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Validation of crop photosynthesis models for intermittent supplemental lighting in greenhouses plant production

Authors:

Abstract

In Germany, the growing introduction of electricity generated from renewable energy creates variability on electricity tariffs. The present research is based on the idea of taking advantage of low electricity prices for supplemental illumination in greenhouse production. Due to the variation of electricity prices, also the application of the lighting by growers should be flexible. In order to analyze the effect of different application times of supplemental light crop growth models can be used where the photosynthesis sub models describe the central function of the light use efficiency.
VORTRÄGE / SESSION 7 / ANBAUVERFAHREN IM GARTENBAU 2
BHGL-Tagungsband 32/2017 27
Validation of crop photosynthesis models for intermittent supplemental
lighting in greenhouses plant production
Tundra Ramírez1, Hans-Peter Kläring2, Uwe Schmidt2, Ingo Schuch2, Britta Zimmermann3
1 Leibniz Institute of Vegetable and Ornamental Crops, Department of modelling and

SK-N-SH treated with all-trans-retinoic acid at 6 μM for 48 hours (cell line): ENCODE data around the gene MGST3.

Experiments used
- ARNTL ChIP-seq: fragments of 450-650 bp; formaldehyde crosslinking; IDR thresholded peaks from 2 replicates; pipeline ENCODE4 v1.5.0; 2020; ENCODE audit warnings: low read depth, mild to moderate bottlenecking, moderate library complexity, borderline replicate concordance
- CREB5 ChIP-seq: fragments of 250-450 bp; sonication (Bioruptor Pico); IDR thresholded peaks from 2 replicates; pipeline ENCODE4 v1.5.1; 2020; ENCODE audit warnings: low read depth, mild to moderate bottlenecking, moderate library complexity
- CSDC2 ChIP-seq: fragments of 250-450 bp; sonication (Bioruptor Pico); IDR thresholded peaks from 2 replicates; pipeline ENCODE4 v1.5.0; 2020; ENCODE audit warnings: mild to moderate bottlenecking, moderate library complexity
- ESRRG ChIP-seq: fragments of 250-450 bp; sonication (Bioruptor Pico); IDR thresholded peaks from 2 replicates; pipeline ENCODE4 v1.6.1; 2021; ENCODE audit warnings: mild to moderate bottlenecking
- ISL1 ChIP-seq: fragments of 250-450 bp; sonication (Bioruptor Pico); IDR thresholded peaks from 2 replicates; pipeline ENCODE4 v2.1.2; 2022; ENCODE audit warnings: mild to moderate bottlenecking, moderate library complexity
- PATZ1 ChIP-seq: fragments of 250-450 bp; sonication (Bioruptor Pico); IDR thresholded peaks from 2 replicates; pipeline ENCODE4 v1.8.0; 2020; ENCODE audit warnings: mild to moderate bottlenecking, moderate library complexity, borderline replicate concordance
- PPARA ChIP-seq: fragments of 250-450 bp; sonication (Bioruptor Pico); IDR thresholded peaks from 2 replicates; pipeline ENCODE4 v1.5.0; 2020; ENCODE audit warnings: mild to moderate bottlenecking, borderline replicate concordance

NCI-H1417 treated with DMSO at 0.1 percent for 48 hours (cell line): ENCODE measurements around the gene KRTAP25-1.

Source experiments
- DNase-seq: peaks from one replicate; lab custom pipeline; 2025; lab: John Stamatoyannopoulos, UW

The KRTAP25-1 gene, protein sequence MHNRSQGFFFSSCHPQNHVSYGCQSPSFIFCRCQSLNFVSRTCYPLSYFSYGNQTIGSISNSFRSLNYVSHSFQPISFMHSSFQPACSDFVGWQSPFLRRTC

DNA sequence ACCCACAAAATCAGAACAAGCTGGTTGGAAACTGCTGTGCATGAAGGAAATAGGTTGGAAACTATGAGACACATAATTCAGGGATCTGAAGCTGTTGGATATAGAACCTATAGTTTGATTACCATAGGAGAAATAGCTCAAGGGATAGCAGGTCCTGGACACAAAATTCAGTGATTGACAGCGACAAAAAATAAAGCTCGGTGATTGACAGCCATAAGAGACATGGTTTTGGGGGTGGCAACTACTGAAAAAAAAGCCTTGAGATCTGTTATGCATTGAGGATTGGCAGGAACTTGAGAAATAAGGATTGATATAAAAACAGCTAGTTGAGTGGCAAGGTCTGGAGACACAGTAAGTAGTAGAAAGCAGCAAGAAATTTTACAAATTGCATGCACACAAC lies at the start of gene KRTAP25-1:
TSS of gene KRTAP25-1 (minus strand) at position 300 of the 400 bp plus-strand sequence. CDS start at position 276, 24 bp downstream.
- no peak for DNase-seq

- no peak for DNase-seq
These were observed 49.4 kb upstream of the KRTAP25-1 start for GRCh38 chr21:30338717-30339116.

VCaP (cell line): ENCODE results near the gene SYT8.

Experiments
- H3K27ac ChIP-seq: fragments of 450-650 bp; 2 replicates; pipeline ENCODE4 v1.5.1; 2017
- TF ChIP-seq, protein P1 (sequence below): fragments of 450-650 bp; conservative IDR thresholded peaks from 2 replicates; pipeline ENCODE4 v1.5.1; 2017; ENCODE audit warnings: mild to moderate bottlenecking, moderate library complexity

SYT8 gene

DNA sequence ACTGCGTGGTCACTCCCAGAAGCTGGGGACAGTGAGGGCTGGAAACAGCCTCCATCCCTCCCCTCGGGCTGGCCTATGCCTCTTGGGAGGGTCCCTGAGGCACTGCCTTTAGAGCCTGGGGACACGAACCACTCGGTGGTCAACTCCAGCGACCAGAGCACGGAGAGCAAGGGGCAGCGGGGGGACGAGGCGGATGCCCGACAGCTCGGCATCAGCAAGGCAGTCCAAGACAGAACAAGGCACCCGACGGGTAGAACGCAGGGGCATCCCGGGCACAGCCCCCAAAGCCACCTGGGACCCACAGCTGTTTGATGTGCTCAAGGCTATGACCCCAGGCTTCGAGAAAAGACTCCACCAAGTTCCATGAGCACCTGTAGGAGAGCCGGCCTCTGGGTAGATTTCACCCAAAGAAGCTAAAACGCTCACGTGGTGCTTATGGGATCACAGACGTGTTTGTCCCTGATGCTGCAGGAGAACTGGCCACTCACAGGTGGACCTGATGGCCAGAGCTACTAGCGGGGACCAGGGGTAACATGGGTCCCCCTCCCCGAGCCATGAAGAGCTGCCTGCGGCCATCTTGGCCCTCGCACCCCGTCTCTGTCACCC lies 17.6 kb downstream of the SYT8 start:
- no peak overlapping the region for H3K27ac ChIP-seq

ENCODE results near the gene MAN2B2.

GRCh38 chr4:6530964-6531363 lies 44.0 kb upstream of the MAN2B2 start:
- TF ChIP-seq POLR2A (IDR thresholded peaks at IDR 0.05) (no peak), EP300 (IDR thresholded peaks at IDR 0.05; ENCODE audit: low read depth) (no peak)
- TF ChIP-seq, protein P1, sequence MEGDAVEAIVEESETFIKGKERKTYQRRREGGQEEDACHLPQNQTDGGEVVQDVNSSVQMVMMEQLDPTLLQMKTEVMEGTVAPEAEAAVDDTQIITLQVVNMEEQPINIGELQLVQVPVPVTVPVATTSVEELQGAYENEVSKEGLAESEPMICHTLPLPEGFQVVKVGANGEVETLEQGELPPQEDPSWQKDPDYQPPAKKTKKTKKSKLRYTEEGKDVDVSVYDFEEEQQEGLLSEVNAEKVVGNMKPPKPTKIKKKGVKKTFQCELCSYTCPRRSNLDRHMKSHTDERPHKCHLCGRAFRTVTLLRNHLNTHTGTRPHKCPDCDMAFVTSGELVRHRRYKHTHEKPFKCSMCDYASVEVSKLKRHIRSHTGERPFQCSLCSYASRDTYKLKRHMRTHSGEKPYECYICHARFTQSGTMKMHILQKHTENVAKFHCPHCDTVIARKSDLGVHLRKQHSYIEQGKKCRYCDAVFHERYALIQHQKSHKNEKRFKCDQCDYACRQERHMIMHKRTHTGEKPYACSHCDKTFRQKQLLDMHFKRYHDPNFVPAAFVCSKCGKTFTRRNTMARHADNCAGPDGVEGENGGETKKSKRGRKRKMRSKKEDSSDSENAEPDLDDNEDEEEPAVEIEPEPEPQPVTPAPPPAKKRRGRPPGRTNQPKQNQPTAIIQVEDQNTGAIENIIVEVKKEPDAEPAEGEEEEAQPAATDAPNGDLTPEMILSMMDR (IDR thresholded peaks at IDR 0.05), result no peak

knowledge transfer, 14979 Grossbeeren, Germany
2 Humboldt University of Berlin, Faculty of Life Sciences, Division Biosystems Engineering,
Albrecht-Thaer-Weg 3, 14195 Berlin-Dahlem, Germany
3 Fraunhofer Institute for Wind Energy and Energy System Technology,
Königstor 59, 34119 Kassel, Germany
ramirez@igzev.de
In Germany, the growing introduction of electricity generated from renewable energy creates
variability on electricity tariffs. The present research is based on the idea of taking advantage
of low electricity prices for supplemental illumination in greenhouse production. Due to the
variation of electricity prices, also the application of the lighting by growers should be flexible.
In order to analyze the effect of different application times of supplemental light crop growth
models can be used where the photosynthesis sub models describe the central function of the
light use efficiency.
Therefore, two existing photosynthesis models were adapted to the use of artificial illumination
of a tomato crop. To this end, the model predictions were validated using measurements of
crop photosynthesis in a greenhouse. Finally, the models were used to estimate the economic
benefit of the use of volatile current supply for the artificial illumination of greenhouse crops
under the different environmental conditions in the course of the day and the year.
This project is supported by funds of the German Government's Special Purpose fund held at
Landwirtschaftliche Rentenbank.
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